By Aaisha Zafar Islam
The summer is upon us finally and brings vacations in its wake. We would be planning activities and outings to keep our children busy through these months, but have you considered sun protection as you go about having fun outdoors?
Why wear sun protection?
You need year round sun protection in our part of the world, even on cloudy days! Skin cancer or melanoma is one of the fastest rising of all cancers in Canada.
Canadian Cancer Society estimates that the number of Canadians diagnosed with skin cancer or melanoma would be around 6500 in 2014 alone, striking more men than women and proving lethal for at least 10% of those diagnosed with it.
Their statistics report for 2014, released last month, urged Canadians to be more fastidious in ensuring that they use proper sun protection.
According to said Dr. Prithwish De, an epidemiologist with the Canadian Cancer Society:
Canadians need to do more to protect themselves from damaging ultraviolet radiation. Skin cancer is a largely preventable disease if Canadians use proper sun protection.
Sunlight or sunshine is electro-magnetic radiation from the sun that reaches us through the earth’s atmosphere. Infrared, visible and ultraviolet lights make up sunlight. Of these ultraviolet or UV rays are of particular importance in sun protection discussions.
Ultra Violet A rays make up over 90 percent of the sunlight that reaches us, clouds nor glass can block these rays. It is known to penetrate through dermal layers and cause photo-ageing, wrinkles and more recently, studies have concluded that UVA rays also initiate cancerous growth by mutating the DNA of basal cells under the skin’s surface.
Ultra Violet B rays are heat carriers, though they make up less of the total sunlight reaching us, these rays cause sunburns as well as tans. UVB rays can’t penetrate skin layers so their effects remain on the surface, however, they do contribute in developing skin cancer.
Those who are more likely to get a sunburn have higher chances of getting skin cancer later in their lives, in fact one single instance of a severe sunburn in childhood doubles the likelihood of developing melanoma as an adult.
Sun Blocks and Screens
There are two basic types of sun protections, sun blocks and sunscreens.
As the name suggests, these are physical active ingredients that ‘block’ the UV rays from causing damage to the skin. These tend to be thicker and need more effort in application, but they are one of the best sun protections available in the market. Titanium Dioxide and Zinc Oxide are main ingredients in most sun block lotions.
Sun screen lotions or sprays have chemicals as active ingredients that ‘screen’ UV rays. Basically they absorb and neutralize the effects of UV rays on the skin. Most SPF lotions will have ingredients like avobenzone, avobenzene, oxymethylcinnemate.
These days most sun screens offer ‘broad spectrum’ protection, including both physical and chemical active agents for minimizing sun damage on the skin.
What is SPF?
Sun Protection Factor is a number reached in a lab-test mimicking the effects of staying out in the sun. An SPF of 15 would mean that it enables a person to stay out fifteen times longer in the sun without getting sunburnt. However this parameter has been called faulty of late as it gives a false sense of security to the wearer. You have to make sure to apply a good layer of such sun protection over the skin, re-apply your sunscreen every two hours, and make sure you cover all exposed areas to actually get the sun protection level any SPF number specifies.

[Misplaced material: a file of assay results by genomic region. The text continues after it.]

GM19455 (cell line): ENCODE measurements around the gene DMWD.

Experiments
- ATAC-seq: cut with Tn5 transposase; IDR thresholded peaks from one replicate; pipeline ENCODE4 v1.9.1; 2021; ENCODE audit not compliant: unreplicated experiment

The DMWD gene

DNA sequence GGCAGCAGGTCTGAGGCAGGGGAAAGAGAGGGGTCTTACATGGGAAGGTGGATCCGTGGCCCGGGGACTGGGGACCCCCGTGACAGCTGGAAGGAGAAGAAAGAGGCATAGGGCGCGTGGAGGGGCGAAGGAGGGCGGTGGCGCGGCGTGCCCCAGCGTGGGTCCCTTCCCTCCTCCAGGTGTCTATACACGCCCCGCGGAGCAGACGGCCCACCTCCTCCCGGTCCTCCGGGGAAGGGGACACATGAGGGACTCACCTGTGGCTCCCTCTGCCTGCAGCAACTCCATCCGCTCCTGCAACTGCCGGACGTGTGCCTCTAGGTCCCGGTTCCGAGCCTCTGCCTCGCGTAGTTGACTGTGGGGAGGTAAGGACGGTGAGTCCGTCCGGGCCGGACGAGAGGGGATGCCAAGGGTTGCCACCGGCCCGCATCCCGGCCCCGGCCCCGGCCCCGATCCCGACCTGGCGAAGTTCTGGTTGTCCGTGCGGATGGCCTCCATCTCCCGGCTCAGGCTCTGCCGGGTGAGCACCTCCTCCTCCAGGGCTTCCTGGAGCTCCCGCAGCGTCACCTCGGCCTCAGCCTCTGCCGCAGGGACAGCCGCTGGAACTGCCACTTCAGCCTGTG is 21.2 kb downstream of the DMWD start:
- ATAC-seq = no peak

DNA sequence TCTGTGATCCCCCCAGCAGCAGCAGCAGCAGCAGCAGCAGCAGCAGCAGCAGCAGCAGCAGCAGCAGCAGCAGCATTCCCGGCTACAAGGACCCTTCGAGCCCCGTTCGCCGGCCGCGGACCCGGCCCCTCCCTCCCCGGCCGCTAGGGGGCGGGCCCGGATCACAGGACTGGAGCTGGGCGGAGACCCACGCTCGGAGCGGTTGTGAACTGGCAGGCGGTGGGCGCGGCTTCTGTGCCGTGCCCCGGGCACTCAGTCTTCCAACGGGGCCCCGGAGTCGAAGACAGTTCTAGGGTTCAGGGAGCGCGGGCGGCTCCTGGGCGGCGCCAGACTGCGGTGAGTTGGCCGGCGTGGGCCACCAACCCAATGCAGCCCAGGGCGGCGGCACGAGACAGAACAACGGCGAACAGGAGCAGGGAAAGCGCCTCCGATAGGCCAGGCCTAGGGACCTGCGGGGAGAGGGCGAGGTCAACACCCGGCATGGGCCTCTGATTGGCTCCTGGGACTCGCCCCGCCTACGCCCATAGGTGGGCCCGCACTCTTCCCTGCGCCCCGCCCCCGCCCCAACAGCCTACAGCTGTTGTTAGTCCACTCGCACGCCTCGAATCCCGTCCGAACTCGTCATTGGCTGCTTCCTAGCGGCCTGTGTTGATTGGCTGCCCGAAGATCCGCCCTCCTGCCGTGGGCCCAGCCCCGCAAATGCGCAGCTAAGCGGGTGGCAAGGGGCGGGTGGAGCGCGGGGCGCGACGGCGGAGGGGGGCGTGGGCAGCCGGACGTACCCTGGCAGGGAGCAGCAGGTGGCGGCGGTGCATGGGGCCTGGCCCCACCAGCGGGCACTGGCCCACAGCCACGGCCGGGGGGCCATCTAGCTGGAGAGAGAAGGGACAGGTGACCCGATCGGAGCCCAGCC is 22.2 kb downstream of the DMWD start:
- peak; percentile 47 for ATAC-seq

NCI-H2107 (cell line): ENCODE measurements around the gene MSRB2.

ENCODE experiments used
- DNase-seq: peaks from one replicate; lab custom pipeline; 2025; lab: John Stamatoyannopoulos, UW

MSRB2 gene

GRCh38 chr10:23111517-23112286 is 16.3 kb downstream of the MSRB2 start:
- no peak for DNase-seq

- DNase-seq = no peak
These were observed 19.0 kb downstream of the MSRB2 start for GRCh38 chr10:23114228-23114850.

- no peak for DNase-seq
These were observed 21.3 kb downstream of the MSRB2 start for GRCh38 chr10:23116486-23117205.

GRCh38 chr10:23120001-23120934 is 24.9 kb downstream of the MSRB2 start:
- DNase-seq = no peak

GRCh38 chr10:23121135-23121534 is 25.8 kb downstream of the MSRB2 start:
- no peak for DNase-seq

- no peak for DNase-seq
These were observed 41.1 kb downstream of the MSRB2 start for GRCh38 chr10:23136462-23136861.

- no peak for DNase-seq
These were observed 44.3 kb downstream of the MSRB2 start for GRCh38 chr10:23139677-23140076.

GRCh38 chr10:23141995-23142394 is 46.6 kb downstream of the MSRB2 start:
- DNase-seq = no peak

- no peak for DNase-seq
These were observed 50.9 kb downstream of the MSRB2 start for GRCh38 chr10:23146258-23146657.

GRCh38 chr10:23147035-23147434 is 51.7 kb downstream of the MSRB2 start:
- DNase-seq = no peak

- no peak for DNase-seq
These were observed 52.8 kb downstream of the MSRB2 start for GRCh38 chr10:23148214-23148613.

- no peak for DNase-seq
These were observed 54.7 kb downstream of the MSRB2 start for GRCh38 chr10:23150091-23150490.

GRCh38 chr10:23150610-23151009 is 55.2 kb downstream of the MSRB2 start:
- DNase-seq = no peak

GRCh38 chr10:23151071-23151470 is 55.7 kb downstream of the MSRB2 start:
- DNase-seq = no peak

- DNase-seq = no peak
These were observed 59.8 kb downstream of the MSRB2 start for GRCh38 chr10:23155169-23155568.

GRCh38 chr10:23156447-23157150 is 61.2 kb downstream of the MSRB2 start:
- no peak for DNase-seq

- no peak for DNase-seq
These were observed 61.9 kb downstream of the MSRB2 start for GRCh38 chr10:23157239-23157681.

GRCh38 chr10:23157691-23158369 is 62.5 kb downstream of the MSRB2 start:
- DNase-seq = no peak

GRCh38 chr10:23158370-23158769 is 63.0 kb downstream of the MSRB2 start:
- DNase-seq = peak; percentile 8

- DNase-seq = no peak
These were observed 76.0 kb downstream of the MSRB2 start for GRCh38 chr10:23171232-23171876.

Another thing to keep in mind is that SPF is a standard for protection against UVB rays only. In fact, even a light layer of clothing has an SPF value ranging from 2-7.
There was no standard for protection against UVA rays in the West, however the Japanese have a Protection Grade of UVA (PA) system that has been adopted by their western counterparts as well.
Again, it is determined by an indoor lab test mimicking sunlight and exposure to UVA rays based on how long a subject can stay out safely before he experiences persistent pigment darkening (PPD), or tanning of the skin. The higher this value in a product, the more protection it offers to the wearer.
PA + offers a UVA protection factor between two and four, it increases to between four and eight for PA ++ and goes beyond eight for PA+++ rated sunscreens. To get the most out of this high rating, you have to be diligent in applying it all over exposed skin and reapplying whenever needed.
Everyone needs proper protection when they go out in the sun. Dark complexions have a very slight advantage over the fair-skinned; they are less likely to sunburn, but skin penetrating, cancer causing UVA rays do not discriminate!
Muneezah Jawad, our social media manager is also a soccer coach, she summarizes these misconceptions:
As a soccer coach, I find it very frustrating when parents don’t apply sunscreen on to their children with excuses such as ‘my son does not burn’ or my daughter is dark skinned she does not need sunscreen’.
Parents need to realize that the use of sun protection is imperative regardless of skin colour. It is not about who tans more or burns more. It’s about UVA and UVB rays being harmful to your skin. If you going out in the sun, apply sun screen/ sun block no matter what, even on cloudy days!
When shopping for sun screens, a higher SPF is good, but not always effective. Make sure you look through the ingredients list for physical ‘blocks’ as well as chemical ‘screens’ in addition to the lotion or spray’s PA rating. Best would be to avoid the sun from noon to 4 pm when sun is at its peak, wear a hat, avoid excessive skin exposure, and check with the day’s UV index.
Canadian Skin Cancer Foundation has more tips here.
About the author:
Aaisha Zafar Islam is the executive editor of MuslimMoms.ca and only started paying attention to sun protection after moving to Canada.